Reporter’s notebook

Rep. Richard Neal (D-Massachusetts) presides at the House Ways and Means Committee markup of its component of a House reconciliation bill. (Image: Screenshot of streamed markup)

  • House Ways and Means passes its legislation for reconciliation bill
  • Poised for a bigger role in workforce development

House Ways and Means passes its legislation for reconciliation bill

The House Ways and Means Committee on Wednesday capped nearly 40 hours of debate over four days with the passage of its fiscal year 2022 budget reconciliation proposal.

The measure, approved by a vote of 24 to 19, includes several provisions that community college advocates had sought, including reviving the popular Adjustment Assistance for Community College and Career Training (TAACCCT) grant program and providing $9.1 billion over seven years for the program. It also would make permanent the Health Profession Opportunity Grant program, which serves low-income individuals enrolled in training programs to help them attain an entry-level healthcare job on a career path. The program would receive $425 million over four years.

Also, the bill would eliminate taxation of Pell grants and change the American Opportunity Tax Credit law, effectively allowing community college students to receive Pell grants as well as the $2,500 tax credit.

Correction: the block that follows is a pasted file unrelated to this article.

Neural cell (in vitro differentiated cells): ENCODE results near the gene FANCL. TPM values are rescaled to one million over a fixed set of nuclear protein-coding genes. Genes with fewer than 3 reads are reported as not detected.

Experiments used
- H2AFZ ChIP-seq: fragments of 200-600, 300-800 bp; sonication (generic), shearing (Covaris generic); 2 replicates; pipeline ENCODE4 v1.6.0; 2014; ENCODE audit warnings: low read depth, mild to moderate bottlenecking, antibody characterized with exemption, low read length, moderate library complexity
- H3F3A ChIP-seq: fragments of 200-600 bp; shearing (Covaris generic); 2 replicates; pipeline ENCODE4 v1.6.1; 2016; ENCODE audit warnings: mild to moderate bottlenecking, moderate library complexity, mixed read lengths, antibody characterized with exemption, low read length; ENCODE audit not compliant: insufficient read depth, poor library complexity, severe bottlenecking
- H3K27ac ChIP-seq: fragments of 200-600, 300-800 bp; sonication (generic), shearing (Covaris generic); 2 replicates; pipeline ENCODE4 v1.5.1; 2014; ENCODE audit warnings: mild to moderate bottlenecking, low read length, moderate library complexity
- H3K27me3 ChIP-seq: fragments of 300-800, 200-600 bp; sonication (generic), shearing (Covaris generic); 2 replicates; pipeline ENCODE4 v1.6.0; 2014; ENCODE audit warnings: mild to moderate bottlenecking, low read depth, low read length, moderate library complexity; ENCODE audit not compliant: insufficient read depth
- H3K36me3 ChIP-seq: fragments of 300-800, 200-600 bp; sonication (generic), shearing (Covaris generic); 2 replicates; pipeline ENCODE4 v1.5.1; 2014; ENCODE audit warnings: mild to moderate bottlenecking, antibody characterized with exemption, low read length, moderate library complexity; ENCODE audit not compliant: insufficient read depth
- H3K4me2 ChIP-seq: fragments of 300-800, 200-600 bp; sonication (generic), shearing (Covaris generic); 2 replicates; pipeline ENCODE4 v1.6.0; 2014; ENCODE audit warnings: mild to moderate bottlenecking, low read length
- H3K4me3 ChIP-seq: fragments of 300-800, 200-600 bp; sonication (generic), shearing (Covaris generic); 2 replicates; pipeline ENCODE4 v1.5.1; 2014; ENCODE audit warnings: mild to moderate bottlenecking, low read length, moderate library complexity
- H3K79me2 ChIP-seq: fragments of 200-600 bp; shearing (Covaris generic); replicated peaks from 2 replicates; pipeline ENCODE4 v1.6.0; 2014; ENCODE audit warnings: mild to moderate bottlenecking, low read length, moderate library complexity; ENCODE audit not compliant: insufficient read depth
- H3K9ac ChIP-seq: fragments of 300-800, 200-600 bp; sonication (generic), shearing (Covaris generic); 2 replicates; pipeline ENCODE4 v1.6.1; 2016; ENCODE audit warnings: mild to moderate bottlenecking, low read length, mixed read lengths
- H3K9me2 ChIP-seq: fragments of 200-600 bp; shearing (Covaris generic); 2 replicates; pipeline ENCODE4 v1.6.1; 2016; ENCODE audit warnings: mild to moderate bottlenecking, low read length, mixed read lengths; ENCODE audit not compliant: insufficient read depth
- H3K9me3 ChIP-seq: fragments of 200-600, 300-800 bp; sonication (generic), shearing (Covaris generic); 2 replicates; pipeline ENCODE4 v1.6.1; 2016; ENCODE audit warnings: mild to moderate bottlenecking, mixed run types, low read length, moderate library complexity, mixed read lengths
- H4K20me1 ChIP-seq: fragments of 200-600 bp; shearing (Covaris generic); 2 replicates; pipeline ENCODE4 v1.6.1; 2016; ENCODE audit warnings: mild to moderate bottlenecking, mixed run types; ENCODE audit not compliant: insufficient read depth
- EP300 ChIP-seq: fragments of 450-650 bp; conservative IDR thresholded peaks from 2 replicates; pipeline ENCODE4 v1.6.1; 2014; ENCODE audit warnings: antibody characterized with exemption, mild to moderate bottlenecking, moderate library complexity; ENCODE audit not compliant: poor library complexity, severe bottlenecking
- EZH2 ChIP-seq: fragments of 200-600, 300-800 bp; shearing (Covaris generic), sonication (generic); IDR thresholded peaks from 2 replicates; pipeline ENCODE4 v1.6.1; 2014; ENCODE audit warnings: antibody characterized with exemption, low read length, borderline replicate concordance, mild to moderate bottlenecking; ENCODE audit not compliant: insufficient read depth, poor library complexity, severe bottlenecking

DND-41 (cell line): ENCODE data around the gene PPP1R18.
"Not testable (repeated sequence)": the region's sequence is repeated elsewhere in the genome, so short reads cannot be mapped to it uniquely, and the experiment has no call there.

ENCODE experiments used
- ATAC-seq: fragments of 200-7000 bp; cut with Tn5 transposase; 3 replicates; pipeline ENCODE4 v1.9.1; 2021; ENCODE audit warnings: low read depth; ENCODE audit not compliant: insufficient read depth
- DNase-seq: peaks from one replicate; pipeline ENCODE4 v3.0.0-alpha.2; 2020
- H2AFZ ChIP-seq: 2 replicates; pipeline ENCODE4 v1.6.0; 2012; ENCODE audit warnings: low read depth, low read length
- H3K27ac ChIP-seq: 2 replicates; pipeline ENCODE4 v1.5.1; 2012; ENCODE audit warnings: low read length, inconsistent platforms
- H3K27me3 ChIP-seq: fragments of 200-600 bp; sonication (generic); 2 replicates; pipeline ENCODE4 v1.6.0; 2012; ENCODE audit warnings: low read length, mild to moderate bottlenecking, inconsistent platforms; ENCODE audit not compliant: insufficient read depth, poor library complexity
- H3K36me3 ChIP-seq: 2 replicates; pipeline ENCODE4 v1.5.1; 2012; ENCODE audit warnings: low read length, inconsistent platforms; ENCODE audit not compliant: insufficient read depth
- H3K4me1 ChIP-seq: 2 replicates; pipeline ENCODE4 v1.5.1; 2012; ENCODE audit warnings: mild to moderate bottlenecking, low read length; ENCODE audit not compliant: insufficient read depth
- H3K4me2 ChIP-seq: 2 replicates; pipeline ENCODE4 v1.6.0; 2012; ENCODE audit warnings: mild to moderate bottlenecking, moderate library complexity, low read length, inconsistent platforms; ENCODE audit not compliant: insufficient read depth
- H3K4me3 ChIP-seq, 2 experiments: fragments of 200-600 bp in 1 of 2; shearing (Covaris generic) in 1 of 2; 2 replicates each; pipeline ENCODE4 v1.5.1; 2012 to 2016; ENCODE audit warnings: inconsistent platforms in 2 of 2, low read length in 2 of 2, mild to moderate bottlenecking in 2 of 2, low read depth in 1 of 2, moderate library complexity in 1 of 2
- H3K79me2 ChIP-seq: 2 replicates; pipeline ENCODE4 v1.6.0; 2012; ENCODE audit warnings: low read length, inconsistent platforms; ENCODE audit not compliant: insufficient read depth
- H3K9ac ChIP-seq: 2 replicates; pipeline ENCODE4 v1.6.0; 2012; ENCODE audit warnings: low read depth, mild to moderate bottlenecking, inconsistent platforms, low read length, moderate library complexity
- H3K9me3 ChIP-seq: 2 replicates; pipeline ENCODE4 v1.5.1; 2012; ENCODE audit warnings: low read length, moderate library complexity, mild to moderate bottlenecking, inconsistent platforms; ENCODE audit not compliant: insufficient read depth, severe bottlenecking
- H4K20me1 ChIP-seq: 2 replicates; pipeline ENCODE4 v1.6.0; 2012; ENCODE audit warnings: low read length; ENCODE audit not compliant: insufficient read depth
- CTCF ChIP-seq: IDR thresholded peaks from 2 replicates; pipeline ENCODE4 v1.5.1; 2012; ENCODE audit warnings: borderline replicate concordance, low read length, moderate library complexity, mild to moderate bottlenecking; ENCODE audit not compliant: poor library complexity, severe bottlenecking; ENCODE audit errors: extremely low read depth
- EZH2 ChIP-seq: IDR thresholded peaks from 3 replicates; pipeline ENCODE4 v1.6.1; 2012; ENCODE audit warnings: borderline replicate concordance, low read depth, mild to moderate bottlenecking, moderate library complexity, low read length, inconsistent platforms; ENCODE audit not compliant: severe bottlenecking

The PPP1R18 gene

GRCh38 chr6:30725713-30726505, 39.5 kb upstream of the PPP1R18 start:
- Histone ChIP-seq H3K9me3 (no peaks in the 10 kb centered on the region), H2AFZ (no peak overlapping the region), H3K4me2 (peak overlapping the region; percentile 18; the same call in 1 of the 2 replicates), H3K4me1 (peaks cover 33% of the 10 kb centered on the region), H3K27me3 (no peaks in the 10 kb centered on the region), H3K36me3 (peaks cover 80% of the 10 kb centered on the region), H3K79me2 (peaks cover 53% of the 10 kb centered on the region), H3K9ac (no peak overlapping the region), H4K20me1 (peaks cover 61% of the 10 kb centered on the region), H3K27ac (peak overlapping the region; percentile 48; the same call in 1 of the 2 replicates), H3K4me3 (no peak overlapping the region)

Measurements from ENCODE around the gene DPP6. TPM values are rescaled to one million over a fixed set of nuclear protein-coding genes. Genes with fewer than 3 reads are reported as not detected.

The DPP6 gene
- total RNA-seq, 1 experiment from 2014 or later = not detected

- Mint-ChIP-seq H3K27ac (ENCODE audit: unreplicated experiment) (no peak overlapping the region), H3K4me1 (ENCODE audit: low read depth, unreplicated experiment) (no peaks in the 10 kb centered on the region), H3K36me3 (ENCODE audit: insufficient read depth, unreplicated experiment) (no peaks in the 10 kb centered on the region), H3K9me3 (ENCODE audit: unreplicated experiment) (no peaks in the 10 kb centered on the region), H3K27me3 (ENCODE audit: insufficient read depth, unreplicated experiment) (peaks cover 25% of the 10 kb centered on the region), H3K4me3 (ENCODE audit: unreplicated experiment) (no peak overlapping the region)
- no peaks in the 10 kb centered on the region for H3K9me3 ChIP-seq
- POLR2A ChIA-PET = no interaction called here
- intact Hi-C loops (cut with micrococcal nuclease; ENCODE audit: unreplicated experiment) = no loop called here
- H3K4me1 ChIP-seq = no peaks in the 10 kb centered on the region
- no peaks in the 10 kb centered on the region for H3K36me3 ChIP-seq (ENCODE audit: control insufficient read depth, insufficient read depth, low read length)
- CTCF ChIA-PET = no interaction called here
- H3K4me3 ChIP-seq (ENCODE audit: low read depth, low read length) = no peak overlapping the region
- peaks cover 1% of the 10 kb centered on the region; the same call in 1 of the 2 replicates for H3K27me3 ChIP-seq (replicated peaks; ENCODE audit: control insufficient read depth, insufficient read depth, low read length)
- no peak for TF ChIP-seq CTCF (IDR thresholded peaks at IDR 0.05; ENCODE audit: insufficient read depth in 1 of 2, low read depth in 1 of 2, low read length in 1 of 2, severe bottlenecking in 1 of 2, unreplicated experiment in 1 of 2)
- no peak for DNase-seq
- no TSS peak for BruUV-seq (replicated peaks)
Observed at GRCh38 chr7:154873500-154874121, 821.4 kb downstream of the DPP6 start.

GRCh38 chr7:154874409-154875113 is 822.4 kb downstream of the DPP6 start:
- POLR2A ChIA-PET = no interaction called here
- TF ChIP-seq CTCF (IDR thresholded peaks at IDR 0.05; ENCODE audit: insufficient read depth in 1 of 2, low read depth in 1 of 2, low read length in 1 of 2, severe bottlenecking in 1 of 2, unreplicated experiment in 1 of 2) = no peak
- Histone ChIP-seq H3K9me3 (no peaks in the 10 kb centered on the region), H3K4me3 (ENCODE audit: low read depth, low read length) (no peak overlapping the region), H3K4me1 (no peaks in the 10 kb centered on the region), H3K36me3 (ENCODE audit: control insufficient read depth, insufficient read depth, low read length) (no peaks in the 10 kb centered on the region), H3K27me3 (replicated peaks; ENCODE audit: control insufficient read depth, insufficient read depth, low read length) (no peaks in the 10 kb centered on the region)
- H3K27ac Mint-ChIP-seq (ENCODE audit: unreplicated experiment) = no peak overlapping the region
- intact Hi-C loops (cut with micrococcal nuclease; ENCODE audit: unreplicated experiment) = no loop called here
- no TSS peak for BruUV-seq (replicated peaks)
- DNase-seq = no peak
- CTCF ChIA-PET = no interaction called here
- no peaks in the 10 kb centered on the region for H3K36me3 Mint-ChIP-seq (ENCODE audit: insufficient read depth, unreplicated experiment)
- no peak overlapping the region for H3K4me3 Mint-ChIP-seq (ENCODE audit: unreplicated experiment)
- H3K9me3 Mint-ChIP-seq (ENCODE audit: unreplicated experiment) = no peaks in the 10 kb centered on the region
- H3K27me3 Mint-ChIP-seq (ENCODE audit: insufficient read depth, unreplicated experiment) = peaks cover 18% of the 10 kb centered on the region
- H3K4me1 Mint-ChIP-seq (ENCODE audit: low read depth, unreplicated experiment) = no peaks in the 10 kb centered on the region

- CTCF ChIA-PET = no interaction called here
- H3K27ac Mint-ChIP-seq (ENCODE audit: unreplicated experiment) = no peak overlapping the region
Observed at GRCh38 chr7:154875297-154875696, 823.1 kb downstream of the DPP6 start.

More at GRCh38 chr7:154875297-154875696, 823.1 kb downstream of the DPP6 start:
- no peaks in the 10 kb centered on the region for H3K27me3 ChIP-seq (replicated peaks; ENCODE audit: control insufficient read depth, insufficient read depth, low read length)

The House Budget Committee will now work to craft comprehensive legislation that includes budget-related measures passed by various committees, including the House Education and Labor Committee.

Poised for a bigger role in workforce development

Policymakers seeking to boost noncredit workforce education at community colleges need more information, especially better data on college enrollments and outcomes, according to a new Opportunity America report.

The report, which touts the importance of community colleges in workforce and economic development, particularly at a time of skilled worker shortages, also recommends developing better ties between credit and noncredit programs.

“What’s needed from policymakers: models, metrics and incentives to help educators create pathways for learners,” the report says.

Collecting data on crossover efforts, rewarding attainment of industry certifications recognized on both sides of the college, standardizing noncredit programs with a statewide common course numbering system and developing statewide articulation frameworks to guide decisions at the campus level are all tools that policymakers can use, it says.

About the Author

Matthew Dembicki
is editor of Community College Daily and serves as publications director for the American Association of Community Colleges.